Monday, 20 April 2015
I did a quick pull over when I spotted them waiting at the bus stop. Rob over six feet and Ethel under five.
‘Would you like a lift home?’ I asked.
“It’s Christine, Rob,’ said Ethel.
They squeezed into my small compact car. It was a warm, lazy Sunday afternoon. Impulsively, I invited them to my home for lunch.
With a glass of cool lemonade, they walked into my garden while I prepared the food. Rob took Ethel’s hand as they strolled through the patio door. I served our three plates with salad, slices of ham, and buttered rolls. Before calling them in, I stopped to watch the couple examining the leaves on one of my trees. Ethel had asked to see the garden. What did she mean by this, I wondered?
Ethel worked in a big factory where she typed for hours on a computer. Rob worked in a garage on cars. Seeing was their trademark language, just like mine. How did they manage to cook their meals and clean their home? How did they know which was the number 10 bus?
‘What is the tree you have with leaves shaped like a large hand?’ asked Rob.
‘You know the one with five large fingers with palms up waiting for something,’ added Ethel.
They showed me leaves that I had been blind to.
From now on my ancient fig tree would be known as Rob and Ethel. A couple who had had thirteen eye operations between, registered blind. They didn't bother with white sticks. They had each other.
Monday, 13 April 2015
Neighbours call her ‘Miss Nosey’. From her first floor flat across the street from me, I know that Miss Kaye spends hours at her lookout window. She knows who walks by; owners of the cats and dogs; days for recycle bins, and litter droppers on our street. A new litterbin is now in place. But when she tells Numbers 130 and 134 to take better care of their roses, she has gone too far.
Five months ago Mrs. Parks, our octogenarian who lives in the flat below, fell. Miss Kaye called the ambulance and saved her life. She nurses wounded birds and buries dead ones. When she can’t sleep, she looks out her front window. Trouble disturbs her.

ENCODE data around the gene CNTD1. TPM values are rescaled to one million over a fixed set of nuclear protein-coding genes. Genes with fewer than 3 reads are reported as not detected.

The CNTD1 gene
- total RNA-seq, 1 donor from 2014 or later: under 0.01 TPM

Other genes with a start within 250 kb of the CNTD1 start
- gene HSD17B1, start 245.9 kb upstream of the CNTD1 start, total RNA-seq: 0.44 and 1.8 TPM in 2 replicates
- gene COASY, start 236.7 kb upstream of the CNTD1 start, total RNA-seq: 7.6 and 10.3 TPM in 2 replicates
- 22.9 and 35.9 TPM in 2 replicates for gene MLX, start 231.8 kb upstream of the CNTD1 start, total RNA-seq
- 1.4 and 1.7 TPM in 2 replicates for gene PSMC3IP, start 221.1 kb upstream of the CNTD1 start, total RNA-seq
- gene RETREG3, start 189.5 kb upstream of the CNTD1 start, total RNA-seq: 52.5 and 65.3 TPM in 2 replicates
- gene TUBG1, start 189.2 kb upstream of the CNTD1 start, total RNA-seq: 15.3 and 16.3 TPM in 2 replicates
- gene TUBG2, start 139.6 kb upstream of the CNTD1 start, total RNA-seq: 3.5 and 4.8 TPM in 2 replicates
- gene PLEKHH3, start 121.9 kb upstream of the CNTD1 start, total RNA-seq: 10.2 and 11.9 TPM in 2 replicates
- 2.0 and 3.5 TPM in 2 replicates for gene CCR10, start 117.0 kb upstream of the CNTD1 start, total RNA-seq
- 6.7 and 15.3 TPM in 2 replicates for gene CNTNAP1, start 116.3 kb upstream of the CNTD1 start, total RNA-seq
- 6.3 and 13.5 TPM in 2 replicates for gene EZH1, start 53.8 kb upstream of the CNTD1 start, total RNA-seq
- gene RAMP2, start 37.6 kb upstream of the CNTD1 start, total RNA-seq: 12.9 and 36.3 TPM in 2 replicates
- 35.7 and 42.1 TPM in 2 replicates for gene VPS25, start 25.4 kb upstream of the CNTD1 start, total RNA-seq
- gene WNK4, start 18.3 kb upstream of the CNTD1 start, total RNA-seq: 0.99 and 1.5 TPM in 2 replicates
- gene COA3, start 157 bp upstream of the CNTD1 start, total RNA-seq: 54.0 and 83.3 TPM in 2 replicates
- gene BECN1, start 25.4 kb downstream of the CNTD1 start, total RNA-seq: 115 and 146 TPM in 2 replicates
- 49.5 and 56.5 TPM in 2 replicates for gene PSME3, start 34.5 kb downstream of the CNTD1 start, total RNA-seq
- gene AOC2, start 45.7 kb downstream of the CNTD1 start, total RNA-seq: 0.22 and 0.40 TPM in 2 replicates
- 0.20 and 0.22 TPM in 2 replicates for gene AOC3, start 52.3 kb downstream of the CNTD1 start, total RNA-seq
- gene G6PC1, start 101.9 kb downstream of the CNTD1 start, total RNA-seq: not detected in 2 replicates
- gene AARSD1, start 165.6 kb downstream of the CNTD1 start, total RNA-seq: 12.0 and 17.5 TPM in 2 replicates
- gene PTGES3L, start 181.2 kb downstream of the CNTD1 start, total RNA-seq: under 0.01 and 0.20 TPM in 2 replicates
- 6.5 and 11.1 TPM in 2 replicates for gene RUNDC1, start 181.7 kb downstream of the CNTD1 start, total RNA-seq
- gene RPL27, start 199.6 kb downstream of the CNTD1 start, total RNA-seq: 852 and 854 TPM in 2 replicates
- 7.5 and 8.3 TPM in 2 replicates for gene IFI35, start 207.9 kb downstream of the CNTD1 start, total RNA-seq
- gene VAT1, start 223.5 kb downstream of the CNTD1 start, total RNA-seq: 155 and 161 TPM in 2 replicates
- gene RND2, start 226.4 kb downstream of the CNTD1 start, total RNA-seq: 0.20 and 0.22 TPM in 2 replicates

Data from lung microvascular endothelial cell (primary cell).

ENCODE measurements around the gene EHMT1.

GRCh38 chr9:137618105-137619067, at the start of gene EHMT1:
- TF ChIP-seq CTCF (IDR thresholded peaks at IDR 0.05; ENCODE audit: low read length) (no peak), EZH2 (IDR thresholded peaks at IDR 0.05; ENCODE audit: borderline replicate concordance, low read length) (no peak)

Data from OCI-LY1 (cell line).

In the middle of Saturday night, I heard screeching brakes, doors bang, and a woman screaming. I stayed in bed. Miss Kaye, so I heard later, was at her window where she watched two men jerk a woman out of their van. As the men dragged the victim to the curb, Miss Kaye dialed 999 and opened her window. One man shook his fist at her. She shook hers back at him.
Moments later a heavy boot kicked Miss Kaye’s door. The wounded victim cursed the men. A police car roared in front of the van to block it.
Reading the Press Monday, six of her near neighbours showed Miss Kaye appreciation with flowers, pet food, and a soapy water to wash her door. I invited her to dinner with her close neighbours to thank her for policing our street.
Over coffee Miss Kaye announced, ‘I have sold my flat and plan to move in a few days.’
Sunday, 12 April 2015
She’d lived with it for 30 years, pushing the cold stark reality of her future to the back of her mind, every single day.
She had tried so hard not to let that one meeting of 30 years ago, take over her life – and she’d had a good life, up until now.
Challenging but interesting work, meeting people she never dreamt of meeting, she’d even helped some of them to cope with their own reality. She’d married and had two spirited children – and then got divorced. She had wonderful friends – friends sent by god to keep her sane, stop her thinking, absorb her negativity, and give her courage to face the future. But as good as they were, they couldn’t undo what had happened, they couldn’t turn back the clock for her or anyone else. They couldn’t erase that fatal blow, delivered at 10am on 23rd February 1985. “I’m sorry, there’s nothing more we can do – you have a rare and incurable eye condition, and you’re going to go blind. Not now – but sometime in the future, you’re going to go blind” And he was right, she could resist no longer. Every day of those 30 years had brought her closer to her final destination. This morning, as she awoke, she knew she had finally arrived.